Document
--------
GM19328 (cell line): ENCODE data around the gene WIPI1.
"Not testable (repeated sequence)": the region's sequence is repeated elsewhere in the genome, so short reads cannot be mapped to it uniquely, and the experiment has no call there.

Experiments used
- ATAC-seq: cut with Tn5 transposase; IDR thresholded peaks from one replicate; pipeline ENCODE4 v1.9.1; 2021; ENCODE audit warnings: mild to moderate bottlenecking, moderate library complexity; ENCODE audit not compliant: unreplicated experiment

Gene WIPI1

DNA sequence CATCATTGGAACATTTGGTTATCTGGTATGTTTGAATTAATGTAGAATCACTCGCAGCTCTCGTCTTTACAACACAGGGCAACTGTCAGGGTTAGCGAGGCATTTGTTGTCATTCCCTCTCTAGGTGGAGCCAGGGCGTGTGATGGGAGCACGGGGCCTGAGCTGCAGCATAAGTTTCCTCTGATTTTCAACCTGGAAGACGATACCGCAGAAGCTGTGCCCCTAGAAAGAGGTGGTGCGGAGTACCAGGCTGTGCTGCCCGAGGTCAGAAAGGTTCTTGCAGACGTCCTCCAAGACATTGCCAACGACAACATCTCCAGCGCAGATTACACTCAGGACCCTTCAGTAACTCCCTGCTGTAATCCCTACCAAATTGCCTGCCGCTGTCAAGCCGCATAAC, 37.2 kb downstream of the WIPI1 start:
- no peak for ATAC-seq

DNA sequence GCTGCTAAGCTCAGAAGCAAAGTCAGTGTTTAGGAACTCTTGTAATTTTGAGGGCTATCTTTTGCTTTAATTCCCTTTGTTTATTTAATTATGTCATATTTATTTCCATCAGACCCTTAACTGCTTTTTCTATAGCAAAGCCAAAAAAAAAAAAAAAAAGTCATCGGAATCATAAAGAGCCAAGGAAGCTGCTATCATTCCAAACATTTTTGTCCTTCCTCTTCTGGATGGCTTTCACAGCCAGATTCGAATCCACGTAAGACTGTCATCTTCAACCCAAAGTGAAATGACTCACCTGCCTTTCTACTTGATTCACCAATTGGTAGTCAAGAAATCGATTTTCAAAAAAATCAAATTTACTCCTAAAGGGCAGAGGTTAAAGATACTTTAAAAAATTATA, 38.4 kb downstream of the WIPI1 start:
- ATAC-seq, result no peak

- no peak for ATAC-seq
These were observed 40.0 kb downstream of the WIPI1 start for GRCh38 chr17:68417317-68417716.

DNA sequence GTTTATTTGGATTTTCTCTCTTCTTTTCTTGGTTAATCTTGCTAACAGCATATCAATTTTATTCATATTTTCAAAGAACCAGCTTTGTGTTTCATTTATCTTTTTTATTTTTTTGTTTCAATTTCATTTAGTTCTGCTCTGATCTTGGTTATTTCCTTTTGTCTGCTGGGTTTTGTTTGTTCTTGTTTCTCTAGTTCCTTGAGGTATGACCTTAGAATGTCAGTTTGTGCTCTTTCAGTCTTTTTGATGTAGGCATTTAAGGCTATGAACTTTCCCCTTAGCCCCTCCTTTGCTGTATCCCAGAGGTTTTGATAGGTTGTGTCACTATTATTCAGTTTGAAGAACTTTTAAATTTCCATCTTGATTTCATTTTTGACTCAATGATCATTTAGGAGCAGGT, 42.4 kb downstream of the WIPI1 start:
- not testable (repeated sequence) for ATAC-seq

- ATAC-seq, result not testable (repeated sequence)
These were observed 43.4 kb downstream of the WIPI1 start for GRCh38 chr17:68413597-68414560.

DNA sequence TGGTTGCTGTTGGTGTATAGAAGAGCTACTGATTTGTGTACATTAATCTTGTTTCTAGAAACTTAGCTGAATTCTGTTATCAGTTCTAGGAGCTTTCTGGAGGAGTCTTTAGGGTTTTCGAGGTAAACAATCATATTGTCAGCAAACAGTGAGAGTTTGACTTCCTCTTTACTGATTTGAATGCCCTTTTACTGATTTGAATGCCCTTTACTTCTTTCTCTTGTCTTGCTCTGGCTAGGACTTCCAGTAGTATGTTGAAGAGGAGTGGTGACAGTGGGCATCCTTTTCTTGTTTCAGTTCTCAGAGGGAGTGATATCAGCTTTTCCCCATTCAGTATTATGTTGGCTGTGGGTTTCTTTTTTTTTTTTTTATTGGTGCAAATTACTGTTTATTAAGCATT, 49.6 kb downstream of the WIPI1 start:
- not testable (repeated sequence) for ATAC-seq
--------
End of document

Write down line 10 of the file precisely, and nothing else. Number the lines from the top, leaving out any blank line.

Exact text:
- no peak for ATAC-seq